Blogging and the use of wikis and RSS feeds can seem daunting to many library and information professionals who are now encountering them for the first time. People think 'Surely blogs are just online diaries?' and 'What use are wikis and RSS feeds really, aren't they just for the 'techies'?' Then there's the 'I'm scared, it's all too technical for me.' And finally 'Is it really 'work'?' and 'Will my employer see it as 'work'?'
The CILIP Cataloguing and Indexing Group (CIG) decided to address the concerns of this group and design this event, the first in a new occasional seminar series, for those working in the traditional 'backroom' professions of cataloguing, indexing, acquisitions and knowledge management, with a focus on sharing ideas for incorporating blogging into working life.
Delegates came from a wide range of organisations; libraries and information units in academic, public, commercial and government organisations as well as archives, art galleries and museums, were all represented.
Interestingly, this presentation took the form of a blog . Anne reminded us that Blogger's help notes still define blogs as online diaries, and that one of the earliest blogs - Ref Grunt, begun in November 2003 - is still around. However, she stressed that content is more important than format - we value the content of books and journals not their actual printing (unless you have a special interest in this) and the same applies in Web 2.0. Blogs need to be targeted to draw people in, and intuitive and easy to use if you want to keep your readership.
Anne went on to point out that traditional skills in cataloguing, acquisitions and subject knowledge are as important in the 2.0 era as they were in the 1.0 period. The same skills that produced catalogue records can produce blog feeds from the catalogue and help in-site navigation. Understanding a user group's information needs is as relevant in acquiring Web documents and references and creating social bookmark sets as it is in buying print works. Finally she noted that advances in technology have also made it easier to use; where once RSS feeds had to be individually and manually created, now the process is semi-automated. Tagging software such as del.icio.us  and Connotea  enable indexing and subject retrieval via user group terms and, since tagging is here to stay, we should be using it to our advantage. Combining tagging with traditional indexing could provide a whole new search (and search again) experience. In this area she noted how the STEVE Art Museum Social Tagging Project  aims to exploit a user community's willingness to participate in extending the indexing of its resources.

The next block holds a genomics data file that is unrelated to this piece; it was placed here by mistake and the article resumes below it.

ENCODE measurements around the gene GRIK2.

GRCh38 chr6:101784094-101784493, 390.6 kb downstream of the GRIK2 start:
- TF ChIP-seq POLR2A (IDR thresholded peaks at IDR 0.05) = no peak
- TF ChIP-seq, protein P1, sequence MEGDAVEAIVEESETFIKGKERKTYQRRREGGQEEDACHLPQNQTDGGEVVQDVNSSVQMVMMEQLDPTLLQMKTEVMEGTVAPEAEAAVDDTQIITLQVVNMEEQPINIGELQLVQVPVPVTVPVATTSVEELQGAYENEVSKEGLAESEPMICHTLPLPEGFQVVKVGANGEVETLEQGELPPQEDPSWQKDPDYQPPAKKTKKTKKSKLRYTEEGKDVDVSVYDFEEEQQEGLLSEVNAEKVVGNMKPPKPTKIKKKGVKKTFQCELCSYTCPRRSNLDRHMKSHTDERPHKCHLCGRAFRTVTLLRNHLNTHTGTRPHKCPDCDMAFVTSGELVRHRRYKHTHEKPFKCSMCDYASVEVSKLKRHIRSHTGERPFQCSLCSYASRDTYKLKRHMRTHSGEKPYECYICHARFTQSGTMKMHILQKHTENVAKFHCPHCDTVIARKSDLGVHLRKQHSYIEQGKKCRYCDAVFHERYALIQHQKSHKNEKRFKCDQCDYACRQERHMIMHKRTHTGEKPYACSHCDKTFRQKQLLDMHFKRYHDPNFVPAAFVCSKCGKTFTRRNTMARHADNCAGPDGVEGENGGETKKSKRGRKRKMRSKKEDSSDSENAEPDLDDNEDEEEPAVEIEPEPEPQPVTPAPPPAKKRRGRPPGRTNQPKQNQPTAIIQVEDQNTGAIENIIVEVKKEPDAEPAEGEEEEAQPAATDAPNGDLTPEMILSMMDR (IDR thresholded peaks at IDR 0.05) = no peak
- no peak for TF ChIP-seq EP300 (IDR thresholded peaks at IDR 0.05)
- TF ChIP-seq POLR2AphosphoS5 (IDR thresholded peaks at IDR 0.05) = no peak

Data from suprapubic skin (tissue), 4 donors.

Christine discovered the value of social software in her previous post at Drugscope. Like similar organisations, Drugscope wanted to raise its profile but had no budget for this, so the challenge was to get publicity at no, or at least very little, cost - so the Drugscope blog was born . Christine paid tribute to Anne Welsh's enthusiasm and ability in getting this up and running within a very short time.
Christine noted the value of a staged release to the blog's core audience of drug service professionals first before opening up to a wider audience and noted that trying it out internally had made the library and information service more visible to the organisation. Evidence was also collected to demonstrate the value of the blog to senior management; this included site metering, a request by Italian workers in this field to translate it (permission was given), and the fact that academics in the field are starting to follow the blog and cite it in lectures and references.
Experience showed the importance of keeping the blog fresh so that users could expect something new every week. Drugscope publishes weekly articles which are available as PDF downloads via the blog - these can sometimes be tied into events. For example a tie-in with National Reading Day looked at the coverage of drug and alcohol addiction in fiction for teenagers. It was also noted that the blog was a useful way of repurposing information; donations could be mentioned on the blog, providing a way of thanking the donor and raising awareness that donations were important.